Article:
KITE Festival

As a ‘new festival of music and ideas’, Kite Festival lived up to its billing as one of this summer’s most innovative and exciting live events, writes Joe Hughes


Neapolitan Music, Tortoise Media and U-LIVE curated the festival as an optimistic environment for three days of open debate, live music and erudite conversations with some of the most relevant contemporary thinkers. This impressive undertaking sought to reinvigorate the notion that a festival should not only be a space for live music but also creative thought, the discussion of ideas and artistic ideals, and social progress. Rory Stewart, in conversation with Andrew Neil, had the unenviable task of making sense of recent political tumult, at home and abroad, covering the Tory Party, war and justice- intense topics of conversation dealt with eloquently by Stewart.



Jarvis Cocker takes us down memory lane

Jarvis Cocker’s mid- afternoon appearance with presenter June Sarpong gave the audience an insight into the objects and ephemera that had cluttered his youth and early career. From an unassuming black bin liner, Jarvis retrieved family photos, a school textbook and a polo mint tin; each came with an amusing anecdote from the naturally funny Pulp frontman.


Drag queen and model Bimini Bon Boulash sat down with Queer Bible author Jack Guiness to discuss their recently released book, ‘Release the Beast: A Drag Queen’s Guide to Life’ and their experience of coming out as non-binary. A fascinating conversation that pitched drag as the new and universally accessible punk aesthetic.


Of course, great music was in abundance too as Afro- jazz outfit Nubiyan Twist warmed campers up whilst they eased into the weekend on Friday night. A handpicked roster of artists included soul stirring from Mavis Staples and, a festival highlight, stomping pop from the inimitable Self Esteem. Indie dance veterans Saint Etienne made a return to the festival field and had the crowd swaying along in minutes to ‘Nothing Can Stop Us Now’. Contagious and charismatic, Confidence Man delivered an athletic set of their fuzzy electro-pop hits as the afternoon rolled on.



Grace Jones's dizzying hula-hoop display

Darkness fell, and cultural icon Grace Jones topped a diverse line-up as she headlined the Forum stage on Saturday night. A stunning performance from a disco legend. She kept the crowd enthralled with a dazzling series of her greatest hits, as well as innumerable costume changes. Miss Jones wowed the crowd with a dizzying hula-hoop display throughout her finale, ‘Slave To The Rhythm’.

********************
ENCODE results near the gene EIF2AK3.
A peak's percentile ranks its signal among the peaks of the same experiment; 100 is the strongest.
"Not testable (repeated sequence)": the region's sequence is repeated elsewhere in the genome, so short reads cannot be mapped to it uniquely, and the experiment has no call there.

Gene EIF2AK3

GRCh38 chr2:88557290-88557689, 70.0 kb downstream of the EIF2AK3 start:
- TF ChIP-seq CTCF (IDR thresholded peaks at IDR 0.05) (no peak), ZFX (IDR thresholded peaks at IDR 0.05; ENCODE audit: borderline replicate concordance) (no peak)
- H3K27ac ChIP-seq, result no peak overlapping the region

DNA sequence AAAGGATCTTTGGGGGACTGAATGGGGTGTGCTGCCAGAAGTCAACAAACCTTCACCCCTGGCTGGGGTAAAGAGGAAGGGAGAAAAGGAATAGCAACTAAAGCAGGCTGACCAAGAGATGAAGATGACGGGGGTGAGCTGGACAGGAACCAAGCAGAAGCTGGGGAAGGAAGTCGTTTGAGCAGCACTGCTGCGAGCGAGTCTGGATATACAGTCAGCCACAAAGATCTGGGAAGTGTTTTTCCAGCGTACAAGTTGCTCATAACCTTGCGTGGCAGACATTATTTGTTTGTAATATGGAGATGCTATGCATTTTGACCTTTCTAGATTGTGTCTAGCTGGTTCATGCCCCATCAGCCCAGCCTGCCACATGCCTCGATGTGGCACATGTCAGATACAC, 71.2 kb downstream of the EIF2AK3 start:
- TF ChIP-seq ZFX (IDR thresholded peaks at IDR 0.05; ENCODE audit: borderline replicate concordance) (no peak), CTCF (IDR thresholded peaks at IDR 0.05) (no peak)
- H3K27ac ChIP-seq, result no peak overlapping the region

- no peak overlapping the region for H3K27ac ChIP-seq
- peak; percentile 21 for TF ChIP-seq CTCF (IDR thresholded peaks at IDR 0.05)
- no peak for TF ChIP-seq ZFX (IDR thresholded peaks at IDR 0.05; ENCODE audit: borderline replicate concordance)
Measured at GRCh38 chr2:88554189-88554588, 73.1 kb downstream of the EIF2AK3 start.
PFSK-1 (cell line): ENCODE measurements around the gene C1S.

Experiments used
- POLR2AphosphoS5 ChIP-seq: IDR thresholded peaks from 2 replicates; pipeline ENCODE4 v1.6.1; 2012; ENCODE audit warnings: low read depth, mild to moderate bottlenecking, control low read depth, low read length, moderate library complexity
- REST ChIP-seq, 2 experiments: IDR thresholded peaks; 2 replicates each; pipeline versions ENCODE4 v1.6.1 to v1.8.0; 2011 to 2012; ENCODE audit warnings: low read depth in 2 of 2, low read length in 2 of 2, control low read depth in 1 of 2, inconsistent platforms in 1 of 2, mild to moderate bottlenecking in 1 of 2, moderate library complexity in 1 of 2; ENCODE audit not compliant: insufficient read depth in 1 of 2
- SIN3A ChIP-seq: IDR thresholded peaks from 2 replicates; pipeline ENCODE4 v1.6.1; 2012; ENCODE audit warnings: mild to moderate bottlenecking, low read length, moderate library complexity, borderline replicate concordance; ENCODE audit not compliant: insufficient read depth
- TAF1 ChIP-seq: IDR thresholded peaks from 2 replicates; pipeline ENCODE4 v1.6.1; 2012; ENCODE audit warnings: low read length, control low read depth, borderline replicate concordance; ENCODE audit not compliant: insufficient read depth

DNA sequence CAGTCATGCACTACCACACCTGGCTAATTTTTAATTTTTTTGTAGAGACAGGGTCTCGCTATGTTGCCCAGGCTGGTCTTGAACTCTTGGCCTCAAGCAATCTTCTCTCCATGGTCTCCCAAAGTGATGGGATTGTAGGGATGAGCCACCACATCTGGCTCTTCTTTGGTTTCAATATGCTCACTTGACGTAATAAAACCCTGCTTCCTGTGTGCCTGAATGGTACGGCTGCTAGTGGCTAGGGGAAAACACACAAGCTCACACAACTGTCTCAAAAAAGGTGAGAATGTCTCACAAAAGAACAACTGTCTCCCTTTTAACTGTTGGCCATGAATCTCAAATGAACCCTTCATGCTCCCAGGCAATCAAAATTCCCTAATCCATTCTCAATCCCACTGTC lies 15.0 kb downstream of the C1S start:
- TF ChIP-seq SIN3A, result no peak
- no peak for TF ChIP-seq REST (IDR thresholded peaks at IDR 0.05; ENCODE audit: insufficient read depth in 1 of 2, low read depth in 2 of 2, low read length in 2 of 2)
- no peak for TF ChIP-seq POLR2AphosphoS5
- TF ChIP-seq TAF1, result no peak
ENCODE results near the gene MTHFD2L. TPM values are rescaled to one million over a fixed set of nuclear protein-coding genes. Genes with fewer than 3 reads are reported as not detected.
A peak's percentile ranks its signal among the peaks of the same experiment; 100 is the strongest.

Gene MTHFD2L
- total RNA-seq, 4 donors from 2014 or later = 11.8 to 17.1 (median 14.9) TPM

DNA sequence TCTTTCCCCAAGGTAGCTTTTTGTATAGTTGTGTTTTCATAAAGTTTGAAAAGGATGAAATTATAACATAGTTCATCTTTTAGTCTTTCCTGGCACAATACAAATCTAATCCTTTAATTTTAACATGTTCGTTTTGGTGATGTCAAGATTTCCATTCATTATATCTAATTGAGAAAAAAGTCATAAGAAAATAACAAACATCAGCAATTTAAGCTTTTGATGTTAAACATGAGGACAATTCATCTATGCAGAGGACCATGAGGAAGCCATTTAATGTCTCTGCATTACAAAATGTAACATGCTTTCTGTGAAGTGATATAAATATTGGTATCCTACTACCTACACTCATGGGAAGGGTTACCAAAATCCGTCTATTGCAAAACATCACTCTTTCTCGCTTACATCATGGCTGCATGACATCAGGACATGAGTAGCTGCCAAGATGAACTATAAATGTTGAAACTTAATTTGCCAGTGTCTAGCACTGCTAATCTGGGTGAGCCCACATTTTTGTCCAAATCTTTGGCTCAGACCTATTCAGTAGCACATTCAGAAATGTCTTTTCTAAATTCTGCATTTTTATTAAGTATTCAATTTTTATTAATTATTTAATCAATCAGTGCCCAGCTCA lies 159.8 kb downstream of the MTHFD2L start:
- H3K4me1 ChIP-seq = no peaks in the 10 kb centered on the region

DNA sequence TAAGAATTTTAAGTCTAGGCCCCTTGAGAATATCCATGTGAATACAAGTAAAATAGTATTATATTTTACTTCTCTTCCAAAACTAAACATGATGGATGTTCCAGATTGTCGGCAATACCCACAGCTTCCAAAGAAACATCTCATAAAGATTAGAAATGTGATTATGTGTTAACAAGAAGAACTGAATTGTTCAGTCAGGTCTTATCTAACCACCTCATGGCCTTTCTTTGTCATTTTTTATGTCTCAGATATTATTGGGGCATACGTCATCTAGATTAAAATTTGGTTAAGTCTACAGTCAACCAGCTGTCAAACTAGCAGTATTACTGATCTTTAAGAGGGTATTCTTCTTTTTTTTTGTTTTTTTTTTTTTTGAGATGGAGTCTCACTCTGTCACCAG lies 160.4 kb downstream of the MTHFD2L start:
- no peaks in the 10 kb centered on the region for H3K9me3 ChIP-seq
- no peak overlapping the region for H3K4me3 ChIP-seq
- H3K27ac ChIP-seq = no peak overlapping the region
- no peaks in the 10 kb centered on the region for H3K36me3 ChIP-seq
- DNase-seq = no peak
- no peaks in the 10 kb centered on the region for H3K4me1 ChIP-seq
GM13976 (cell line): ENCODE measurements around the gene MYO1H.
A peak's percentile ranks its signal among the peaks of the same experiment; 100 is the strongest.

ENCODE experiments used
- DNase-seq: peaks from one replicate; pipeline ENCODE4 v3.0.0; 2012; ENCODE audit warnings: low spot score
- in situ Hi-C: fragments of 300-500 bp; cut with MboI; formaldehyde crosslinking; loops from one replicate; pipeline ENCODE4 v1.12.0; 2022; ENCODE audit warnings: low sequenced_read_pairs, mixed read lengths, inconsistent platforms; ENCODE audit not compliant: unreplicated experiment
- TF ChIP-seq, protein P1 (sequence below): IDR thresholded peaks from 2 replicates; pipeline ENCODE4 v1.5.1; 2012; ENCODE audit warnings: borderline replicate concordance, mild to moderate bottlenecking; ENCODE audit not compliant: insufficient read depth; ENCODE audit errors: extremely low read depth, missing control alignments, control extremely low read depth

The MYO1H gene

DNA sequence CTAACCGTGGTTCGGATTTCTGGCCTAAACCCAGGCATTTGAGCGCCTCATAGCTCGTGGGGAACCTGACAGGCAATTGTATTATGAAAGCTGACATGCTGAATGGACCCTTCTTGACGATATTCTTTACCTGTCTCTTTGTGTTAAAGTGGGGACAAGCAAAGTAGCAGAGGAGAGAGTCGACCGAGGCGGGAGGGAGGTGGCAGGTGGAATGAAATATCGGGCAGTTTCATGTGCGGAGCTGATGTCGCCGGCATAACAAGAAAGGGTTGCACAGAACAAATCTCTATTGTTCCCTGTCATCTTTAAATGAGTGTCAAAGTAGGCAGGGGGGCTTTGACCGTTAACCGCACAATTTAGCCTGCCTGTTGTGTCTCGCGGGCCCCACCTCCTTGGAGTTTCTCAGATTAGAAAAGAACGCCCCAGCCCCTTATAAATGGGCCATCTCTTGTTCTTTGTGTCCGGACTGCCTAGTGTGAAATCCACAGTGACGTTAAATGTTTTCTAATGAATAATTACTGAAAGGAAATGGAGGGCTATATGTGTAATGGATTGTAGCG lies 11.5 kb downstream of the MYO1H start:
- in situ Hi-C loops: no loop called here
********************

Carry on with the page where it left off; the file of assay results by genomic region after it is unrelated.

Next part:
A disco-tinged DJ set from one half of Confidence Man occupied the hardcore Kite attendees who boogied into the early hours. It was a somewhat rude awakening then, if a necessary one, on Sunday morning, as George Monbiot warned of the impending food crisis. Monibot laid bare the devastating effects of climate change and railed against humankind’s reckless consumption.


Unmissable new music came from post-rock innovators Black Country, New Road on the Heavenly stage, and Tom Misch dazzled (literally- he was accompanied on stage by an industrial glittering disco ball) in the Sunday afternoon haze. Kite truly traversed genres as it played host to the breezy folk of Katy J Pearson and the rhythmic Afrobeat of Sean Kuti. Ticketholders were afforded front row seats (or camping chairs) for a heady mix of talent.


An athletic performance from Confidence Man

As if that weren’t enough, Kite treated punters to comedy performances from the likes of David O’Doherty, and, a personal favourite, quirky Salopian Christopher Bliss. His surreal short stories had the tent in stitches. This is not to mention inspirational cultural critique from satirist Armando Iannucci, a reliably complex discussion on evolutionary possibilities from Richard Dawkins, and who would have missed a Crypto masterclass in the gently rolling Oxfordshire countryside! On a practical note, Kite nailed the logistics of the festival: the campsite was a moment’s walk from the arena, complemented by a good array of food and drink vendors, and only the poshest of portaloos! Kite’s unique line-up and alternative focus undoubtedly satiated revellers’ desire for both music and knowledge- see you next year!


Joe Hughes

 

Images courtesy of Borkowski PR